Because American eels cannot be reared in hatcheries, the eel industry relies on wild caught eels to meet global demands for the delicacy. Wild glass (juvenile) eels are caught during spring in Nova Scotia and shipped live to Asia to be grown out in tanks for barbecued eel (unagi) in the Japanese food market — the largest market in the world for eel. The glass eel export industry currently generates about $20 million a year. With a switch to local eel aquaculture, and a shift away from the glass eel export market, the industry could yield around $200 million for the Canadian economy.
NovaEel Inc., an aquaculture startup is conducting developmental work at the Aquatron, including the use of a new animal pharmaceutica to test all-female production of eels, optimization of feed uptake and related waste management technology of farmed eel. The hope is that these proprietary techniques, developed working with faculty across Dalhousie and industry worldwide, can provide significant benefit to the regional economy.
Related reading: Dalhousie researchers help N.S. company launch eel Aquaculture
One-of-a-kind tidal energy research
Not only has the Aquatron facilitated animal housing for biological work, it is also used for testing engineering equipment. Recently, Dalhousie University partnered with the Offshore Energy Research Association of Nova Scotia (OERA) and the Nova Scotia Department of Energy to collaborate on a research program for testing tidal energy-related technologies. On January 16 this year OERA launched a research call for $150,000 towards tidal energy-related projects that will rely on the Aquatron facility.
Photo: 300 m2 OEC pool tanks 1-3 allow researchers to conduct replication experiments on a real-world scale (Photo by: Jillian Ivanov)
“This OERA research program will be attracting new technology and new companies to both the region and to the Aquatron," explains Batt. "Wherever we can build new partnerships sits well for our research, students and the facility. It gives us the opportunity to build more research."
Related reading: Dal's cutting-edge aquatic research facility to test tidal energy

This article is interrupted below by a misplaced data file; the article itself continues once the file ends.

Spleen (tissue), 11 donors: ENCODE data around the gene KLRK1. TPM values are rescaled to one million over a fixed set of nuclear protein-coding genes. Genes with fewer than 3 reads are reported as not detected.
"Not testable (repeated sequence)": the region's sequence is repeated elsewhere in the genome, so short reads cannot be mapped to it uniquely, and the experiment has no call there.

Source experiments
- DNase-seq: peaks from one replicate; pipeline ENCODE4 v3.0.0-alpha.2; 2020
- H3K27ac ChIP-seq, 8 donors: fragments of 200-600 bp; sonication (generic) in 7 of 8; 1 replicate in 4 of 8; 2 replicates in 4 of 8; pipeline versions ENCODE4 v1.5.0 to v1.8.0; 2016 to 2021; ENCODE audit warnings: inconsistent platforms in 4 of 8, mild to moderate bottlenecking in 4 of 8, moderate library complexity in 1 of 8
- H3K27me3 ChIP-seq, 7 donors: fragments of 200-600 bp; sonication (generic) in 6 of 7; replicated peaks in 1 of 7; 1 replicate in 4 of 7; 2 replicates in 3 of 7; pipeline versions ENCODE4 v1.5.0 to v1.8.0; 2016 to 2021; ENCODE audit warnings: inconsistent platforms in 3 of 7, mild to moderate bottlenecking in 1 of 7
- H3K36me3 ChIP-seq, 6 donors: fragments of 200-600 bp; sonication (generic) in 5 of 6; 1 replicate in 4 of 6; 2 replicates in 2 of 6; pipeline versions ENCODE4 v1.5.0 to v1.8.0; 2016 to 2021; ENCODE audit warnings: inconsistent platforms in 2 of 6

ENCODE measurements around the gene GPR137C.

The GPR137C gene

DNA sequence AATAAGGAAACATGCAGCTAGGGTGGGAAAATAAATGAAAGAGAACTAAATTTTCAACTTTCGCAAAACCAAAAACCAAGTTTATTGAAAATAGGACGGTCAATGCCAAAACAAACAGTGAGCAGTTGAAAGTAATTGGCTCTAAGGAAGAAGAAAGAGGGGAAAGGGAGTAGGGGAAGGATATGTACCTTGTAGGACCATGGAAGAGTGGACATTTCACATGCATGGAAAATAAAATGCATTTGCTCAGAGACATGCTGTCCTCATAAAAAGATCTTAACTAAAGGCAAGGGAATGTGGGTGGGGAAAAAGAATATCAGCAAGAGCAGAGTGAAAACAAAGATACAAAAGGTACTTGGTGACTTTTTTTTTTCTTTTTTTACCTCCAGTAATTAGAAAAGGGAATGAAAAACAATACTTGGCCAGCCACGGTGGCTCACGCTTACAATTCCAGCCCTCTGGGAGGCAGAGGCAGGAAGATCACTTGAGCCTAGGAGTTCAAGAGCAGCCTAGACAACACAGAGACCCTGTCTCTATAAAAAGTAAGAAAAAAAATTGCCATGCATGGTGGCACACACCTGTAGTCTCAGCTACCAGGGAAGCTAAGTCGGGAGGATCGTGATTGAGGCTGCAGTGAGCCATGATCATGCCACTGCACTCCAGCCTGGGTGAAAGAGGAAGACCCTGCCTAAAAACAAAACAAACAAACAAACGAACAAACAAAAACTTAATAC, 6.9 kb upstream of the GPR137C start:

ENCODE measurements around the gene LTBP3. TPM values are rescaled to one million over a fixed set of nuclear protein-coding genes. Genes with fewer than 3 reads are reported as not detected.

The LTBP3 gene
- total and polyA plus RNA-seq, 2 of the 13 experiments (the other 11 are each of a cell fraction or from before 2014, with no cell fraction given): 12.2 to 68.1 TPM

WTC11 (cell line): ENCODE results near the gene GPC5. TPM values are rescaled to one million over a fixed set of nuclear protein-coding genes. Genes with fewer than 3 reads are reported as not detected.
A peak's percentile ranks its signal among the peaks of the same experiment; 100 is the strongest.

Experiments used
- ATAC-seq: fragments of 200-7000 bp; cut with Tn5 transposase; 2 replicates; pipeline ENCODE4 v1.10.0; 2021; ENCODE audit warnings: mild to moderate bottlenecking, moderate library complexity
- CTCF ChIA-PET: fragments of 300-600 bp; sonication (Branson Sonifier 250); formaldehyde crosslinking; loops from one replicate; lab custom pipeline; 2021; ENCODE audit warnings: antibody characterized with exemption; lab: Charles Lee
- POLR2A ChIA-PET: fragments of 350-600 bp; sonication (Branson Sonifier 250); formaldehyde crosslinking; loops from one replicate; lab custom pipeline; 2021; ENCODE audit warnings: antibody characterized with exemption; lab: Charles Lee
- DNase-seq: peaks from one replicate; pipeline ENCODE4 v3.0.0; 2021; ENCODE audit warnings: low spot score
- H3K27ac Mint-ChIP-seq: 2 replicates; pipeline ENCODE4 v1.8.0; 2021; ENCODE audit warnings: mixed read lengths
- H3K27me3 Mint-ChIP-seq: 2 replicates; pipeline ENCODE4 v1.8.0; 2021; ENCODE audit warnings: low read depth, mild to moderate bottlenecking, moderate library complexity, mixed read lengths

The research program will focus on improving environmental monitoring and engineering new turbine designs to handle the extreme conditions in the Bay of Fundy. Understanding how organisms interact with the turbines is especially important in Nova Scotia, as the commercial fishing industry is one of the province’s strongest economic resources.
The partnership with OERA will strengthen the naval architects and marine engineering programs already present in Nova Scotia, attracting new experts to the province. For the first time in Atlantic Canada, researchers are able to test their turbines on a small scale in the Aquatron before testing them at the Fundy Ocean Research Center for Energy (FORCE) in the Bay of Fundy.
Dalhousie students also benefit from having the facilities available to them just feet from the classroom.
Photo: Close-up of holding tank containing tilapia from breeding event last summer (Jillian Ivanov photo)
Students can use the facilities for experiential learning and honours research, offering an experience unique to Dalhousie. It hosts Engineering students testing marine designs, such as boat hulls. It also supports hands-on courses, such as Experiential Learning, Practical Aquaculture and Tools and Concepts In Ocean Sciences, offered through Dalhousie’s Faculty of Science.
The use of the facility extends to programs offered through Dalhousie’s Faculty of Agriculture in Truro. Since Dalhousie and the Nova Scotia Agriculture College merged five years ago, forming the Faculty of Agriculture, graduate students from the new faculty’s Aquaculture program have been conducting work in the Aquatron.
“With this new program, there will be more work with aquaculture in the future at the Aquatron,” explains Batt. ”We’re witnessing real science take place here with some pretty exciting research."